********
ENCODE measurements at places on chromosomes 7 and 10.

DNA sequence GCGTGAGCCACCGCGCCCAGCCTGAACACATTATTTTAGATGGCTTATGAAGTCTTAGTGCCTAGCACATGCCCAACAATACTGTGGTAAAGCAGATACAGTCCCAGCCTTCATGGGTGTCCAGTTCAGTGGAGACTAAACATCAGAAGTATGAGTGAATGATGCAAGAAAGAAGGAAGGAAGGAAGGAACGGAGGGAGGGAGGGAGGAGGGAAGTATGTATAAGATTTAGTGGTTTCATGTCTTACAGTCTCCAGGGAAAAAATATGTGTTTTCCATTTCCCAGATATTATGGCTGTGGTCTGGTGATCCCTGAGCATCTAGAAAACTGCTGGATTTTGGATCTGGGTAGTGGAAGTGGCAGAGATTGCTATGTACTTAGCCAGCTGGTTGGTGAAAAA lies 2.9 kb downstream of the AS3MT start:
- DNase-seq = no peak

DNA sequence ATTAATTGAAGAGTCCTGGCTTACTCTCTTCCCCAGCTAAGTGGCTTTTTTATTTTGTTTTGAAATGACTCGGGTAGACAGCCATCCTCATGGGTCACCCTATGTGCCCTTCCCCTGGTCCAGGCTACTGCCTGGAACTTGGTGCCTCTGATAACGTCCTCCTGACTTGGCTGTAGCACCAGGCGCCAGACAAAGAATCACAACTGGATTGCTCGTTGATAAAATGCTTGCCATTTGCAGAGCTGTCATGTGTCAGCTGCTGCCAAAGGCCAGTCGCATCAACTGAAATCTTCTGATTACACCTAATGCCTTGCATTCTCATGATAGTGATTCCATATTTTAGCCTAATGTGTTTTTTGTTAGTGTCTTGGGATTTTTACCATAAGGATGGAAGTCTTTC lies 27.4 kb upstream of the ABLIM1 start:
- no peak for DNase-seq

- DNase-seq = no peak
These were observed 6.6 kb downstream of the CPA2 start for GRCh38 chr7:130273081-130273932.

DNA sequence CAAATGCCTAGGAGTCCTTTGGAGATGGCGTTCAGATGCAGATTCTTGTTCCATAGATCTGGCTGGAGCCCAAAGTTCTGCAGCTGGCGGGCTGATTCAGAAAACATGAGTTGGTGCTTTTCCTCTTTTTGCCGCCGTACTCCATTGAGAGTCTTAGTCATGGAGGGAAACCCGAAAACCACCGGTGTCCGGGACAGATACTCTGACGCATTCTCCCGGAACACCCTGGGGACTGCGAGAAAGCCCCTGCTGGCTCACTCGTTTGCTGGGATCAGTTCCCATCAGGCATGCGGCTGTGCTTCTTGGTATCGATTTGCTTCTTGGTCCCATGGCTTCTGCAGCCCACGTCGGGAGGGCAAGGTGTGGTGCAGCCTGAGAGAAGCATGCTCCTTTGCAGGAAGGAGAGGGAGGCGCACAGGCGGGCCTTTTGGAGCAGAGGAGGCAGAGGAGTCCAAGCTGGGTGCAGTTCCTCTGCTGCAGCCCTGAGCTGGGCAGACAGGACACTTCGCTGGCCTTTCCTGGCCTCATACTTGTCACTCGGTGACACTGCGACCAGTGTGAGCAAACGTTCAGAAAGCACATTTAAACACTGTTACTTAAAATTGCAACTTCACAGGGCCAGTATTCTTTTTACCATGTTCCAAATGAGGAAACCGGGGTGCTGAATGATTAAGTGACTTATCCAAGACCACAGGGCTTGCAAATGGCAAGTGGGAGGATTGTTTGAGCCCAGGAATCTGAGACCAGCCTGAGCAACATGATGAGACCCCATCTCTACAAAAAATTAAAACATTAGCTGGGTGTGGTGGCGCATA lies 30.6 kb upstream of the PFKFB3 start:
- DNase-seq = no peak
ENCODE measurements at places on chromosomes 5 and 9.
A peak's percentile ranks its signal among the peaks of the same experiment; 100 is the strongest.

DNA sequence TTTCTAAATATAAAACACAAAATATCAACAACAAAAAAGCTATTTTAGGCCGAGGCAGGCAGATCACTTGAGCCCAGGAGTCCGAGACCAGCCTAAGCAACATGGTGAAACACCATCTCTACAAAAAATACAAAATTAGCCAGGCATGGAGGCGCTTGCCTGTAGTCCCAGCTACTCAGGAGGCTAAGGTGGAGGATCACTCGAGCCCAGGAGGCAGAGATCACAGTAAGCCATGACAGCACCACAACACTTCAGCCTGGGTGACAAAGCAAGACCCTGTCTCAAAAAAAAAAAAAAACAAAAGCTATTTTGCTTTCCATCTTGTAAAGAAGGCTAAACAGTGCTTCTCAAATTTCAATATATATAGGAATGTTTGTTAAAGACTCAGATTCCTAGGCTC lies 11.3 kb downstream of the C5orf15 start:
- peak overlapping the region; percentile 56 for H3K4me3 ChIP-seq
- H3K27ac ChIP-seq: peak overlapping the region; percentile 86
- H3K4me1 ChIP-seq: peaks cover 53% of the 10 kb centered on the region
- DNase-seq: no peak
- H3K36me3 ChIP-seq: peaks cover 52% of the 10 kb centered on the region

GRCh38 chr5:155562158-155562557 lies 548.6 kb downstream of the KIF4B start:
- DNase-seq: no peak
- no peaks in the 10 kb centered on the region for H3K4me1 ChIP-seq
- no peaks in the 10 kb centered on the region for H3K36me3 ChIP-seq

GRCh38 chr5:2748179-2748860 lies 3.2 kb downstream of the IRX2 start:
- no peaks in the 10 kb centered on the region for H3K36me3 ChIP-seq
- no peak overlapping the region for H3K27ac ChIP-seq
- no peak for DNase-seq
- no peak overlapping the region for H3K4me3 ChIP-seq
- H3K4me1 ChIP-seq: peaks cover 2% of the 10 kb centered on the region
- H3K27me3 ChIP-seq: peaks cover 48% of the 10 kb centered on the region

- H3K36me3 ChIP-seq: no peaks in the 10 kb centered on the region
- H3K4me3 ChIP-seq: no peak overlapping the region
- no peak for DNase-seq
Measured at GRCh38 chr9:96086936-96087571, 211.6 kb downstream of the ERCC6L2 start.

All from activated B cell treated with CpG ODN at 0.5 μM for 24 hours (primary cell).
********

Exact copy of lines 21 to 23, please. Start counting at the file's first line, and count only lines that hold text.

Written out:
- no peaks in the 10 kb centered on the region for H3K36me3 ChIP-seq

GRCh38 chr5:2748179-2748860 lies 3.2 kb downstream of the IRX2 start:
- no peaks in the 10 kb centered on the region for H3K36me3 ChIP-seq